What do you do, what do you specialize in, what are you known for, etc. What are you most proud of? What sets you apart from others?
I believe that the power of art is that it expresses some part of the otherwise ineffable. I’ve lived enough to lose and then re-discover my dream. I’ve navigated intangible grief, and have met a lot of people and heard a lot of stories about their own grief.

Frequently in my songs, I try to write simple truths about otherwise complicated situations. I try to write songs in a way that a tough idea can be held and looked at, even as the stories and people in my songs exist in a world of weather and furniture, loss and hope. Through songwriting, I want to understand something about the world or our existence in it. And I want it to be palatable – that is, with melody and rhythm that a person of today’s sensibilities can latch onto.

Let’s touch on your thoughts about our city – what do you like the most and least?
Where my daily life takes place – mostly Burbank to Sherman Oaks – I often feel like I’m in a small town, with the best of what that kind of community offers. It’s a small town filled with creative people who believe that self-care and well-being are an important piece of doing good in the world. So many people in my tiny corner are incredibly, vibrantly alive – making top notch art while committed to evolving as people and making the world a better place.

And even after 13 years here, I’m still smitten with the natural world of Los Angeles. We might pay a premium to live here, but we’re surrounded by, or in a quick driving distance from, what I think is some of the most beautiful nature on earth. When I moved here after years of Boston winters, a friend said, I can’t wait till you tell me how much you love February. It’s true. The sunshine here is life-changing.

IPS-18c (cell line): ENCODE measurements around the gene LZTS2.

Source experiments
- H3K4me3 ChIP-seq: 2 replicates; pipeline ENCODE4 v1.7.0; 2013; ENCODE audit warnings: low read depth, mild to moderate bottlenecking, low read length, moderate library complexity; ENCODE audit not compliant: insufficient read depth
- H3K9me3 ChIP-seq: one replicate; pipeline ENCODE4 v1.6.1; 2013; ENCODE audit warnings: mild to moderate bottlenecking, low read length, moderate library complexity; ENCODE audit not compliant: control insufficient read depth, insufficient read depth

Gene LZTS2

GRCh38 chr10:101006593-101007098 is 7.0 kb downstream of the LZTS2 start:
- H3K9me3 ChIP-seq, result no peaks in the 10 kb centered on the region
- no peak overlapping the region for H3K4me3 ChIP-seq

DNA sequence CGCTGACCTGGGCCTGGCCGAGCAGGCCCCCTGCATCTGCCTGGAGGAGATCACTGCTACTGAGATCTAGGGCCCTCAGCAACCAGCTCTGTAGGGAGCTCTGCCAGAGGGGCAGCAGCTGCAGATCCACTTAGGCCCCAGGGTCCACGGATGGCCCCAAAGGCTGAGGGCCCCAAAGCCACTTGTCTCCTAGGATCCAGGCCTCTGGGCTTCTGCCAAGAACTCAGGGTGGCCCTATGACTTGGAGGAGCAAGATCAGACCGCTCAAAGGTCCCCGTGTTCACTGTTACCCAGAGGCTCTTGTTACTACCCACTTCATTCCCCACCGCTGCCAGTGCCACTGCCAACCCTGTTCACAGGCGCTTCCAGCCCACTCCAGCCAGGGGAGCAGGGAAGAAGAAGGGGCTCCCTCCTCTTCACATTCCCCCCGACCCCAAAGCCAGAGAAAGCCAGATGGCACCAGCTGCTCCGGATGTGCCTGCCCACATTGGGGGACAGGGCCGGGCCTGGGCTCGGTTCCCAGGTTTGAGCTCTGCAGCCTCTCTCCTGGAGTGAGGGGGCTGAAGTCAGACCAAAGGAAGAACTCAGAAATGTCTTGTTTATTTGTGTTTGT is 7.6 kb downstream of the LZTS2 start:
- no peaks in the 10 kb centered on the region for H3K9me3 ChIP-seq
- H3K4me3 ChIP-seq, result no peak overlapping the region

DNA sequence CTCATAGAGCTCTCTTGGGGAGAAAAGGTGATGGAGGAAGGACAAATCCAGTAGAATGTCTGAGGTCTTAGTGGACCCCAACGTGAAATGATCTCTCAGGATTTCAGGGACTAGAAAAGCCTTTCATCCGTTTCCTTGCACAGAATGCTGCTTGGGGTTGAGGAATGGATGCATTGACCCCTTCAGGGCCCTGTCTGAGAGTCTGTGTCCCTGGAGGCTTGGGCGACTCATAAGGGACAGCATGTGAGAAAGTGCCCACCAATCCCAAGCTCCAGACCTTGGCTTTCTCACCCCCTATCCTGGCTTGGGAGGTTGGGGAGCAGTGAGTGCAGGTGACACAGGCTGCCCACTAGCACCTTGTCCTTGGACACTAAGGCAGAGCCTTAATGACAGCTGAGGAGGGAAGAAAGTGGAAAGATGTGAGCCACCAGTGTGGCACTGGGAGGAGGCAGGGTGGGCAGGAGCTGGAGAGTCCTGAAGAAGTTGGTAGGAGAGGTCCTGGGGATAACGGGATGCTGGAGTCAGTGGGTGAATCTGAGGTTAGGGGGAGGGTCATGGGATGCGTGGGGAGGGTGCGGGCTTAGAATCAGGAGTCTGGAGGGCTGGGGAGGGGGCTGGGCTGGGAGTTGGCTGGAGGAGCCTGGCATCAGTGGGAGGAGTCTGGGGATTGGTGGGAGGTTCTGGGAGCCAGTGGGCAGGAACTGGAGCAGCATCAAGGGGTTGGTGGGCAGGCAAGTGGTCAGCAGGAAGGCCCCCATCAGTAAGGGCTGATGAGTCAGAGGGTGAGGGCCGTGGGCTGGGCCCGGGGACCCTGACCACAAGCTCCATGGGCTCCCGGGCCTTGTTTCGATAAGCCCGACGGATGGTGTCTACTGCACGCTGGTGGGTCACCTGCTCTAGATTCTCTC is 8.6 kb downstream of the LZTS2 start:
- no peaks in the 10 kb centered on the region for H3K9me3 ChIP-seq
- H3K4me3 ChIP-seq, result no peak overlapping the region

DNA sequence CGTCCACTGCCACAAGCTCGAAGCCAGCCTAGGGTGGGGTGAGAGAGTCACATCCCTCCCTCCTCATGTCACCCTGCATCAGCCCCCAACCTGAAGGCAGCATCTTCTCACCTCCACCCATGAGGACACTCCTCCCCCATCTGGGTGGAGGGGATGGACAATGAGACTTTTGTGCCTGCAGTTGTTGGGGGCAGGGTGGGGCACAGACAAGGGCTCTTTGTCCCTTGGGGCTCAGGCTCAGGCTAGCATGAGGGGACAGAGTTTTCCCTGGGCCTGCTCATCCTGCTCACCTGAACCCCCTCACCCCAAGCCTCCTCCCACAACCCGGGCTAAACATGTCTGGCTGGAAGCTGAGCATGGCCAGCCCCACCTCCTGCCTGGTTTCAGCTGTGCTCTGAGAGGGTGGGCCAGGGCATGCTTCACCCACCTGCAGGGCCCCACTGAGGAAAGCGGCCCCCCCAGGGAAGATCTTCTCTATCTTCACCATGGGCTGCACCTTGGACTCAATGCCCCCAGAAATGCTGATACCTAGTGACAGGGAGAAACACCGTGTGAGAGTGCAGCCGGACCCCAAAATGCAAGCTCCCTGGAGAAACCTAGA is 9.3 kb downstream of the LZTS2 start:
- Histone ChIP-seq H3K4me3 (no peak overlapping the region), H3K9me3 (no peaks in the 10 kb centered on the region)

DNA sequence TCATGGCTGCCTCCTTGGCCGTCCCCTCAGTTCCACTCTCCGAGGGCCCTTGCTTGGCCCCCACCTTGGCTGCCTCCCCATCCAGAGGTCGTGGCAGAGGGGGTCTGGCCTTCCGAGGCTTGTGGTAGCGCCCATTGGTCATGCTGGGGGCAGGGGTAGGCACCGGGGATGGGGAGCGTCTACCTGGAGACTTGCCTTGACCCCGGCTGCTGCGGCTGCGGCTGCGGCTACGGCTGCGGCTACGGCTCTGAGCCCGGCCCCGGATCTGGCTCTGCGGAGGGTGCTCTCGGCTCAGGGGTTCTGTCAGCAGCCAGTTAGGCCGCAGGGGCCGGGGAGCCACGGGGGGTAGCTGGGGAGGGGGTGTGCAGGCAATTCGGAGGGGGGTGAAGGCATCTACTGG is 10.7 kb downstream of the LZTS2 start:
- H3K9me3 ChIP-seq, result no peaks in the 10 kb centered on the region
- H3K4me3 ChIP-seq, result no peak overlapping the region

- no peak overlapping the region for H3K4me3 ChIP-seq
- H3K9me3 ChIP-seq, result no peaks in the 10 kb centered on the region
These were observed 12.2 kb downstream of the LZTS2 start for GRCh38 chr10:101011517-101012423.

Of course, Los Angeles isn’t a small town. It’s a giant, unwieldy city with giant, unwieldy problems that come from an array of conflicts. We have housing problems, significant income disparity, political corruption, and inefficient channels for change that inevitably most negatively impact the most vulnerable among us. My expertise is not in politics, but I believe we can do a whole lot better than we’re doing. It’s heartbreaking how many people are living on the streets and in river-side tents. These are human beings scraping the barrel, and we call ours a first-world nation.

And then, on the upside, this city of small town communities is full of people who are putting forth genuine efforts to understand our problems and take action to help those who are most vulnerable. One thing is certain, and that is that Los Angeles is dynamic and ever-changing. The longer I live here, the more fascinating I find it.

What’s on the horizon for you?
I recently released a holiday single, Lonely Time Of Year, about the heartbreak that comes when you know it’s time to leave something, especially when everyone around is celebrating the holiday season.

My new album, A Thousand Tiny Torches, is slated for release in early 2020. We’re mixing the album right now and I’m super excited about releasing these song-babies out into the world.
Starting in January, at the recording studio where we tracked the album, I’m teaching a songwriting workshop. One of my favorite things is to hang out with people who are as nerdy as I ask about writing, so that’ll be super fun. Also in January, and a few other times during the year,  I will co-lead yoga retreats with my husband, Darby Orr, who is a composer and yoga teacher. And the throughout 2020, I plan to tour, write a lot, and continue teaching yoga and writing.
The link to my holiday single, Lonely Time Of Year, is:  http://smarturl.it/LonelyTimeOfYear

Contact Info:

Image Credit:
Anabel DFlux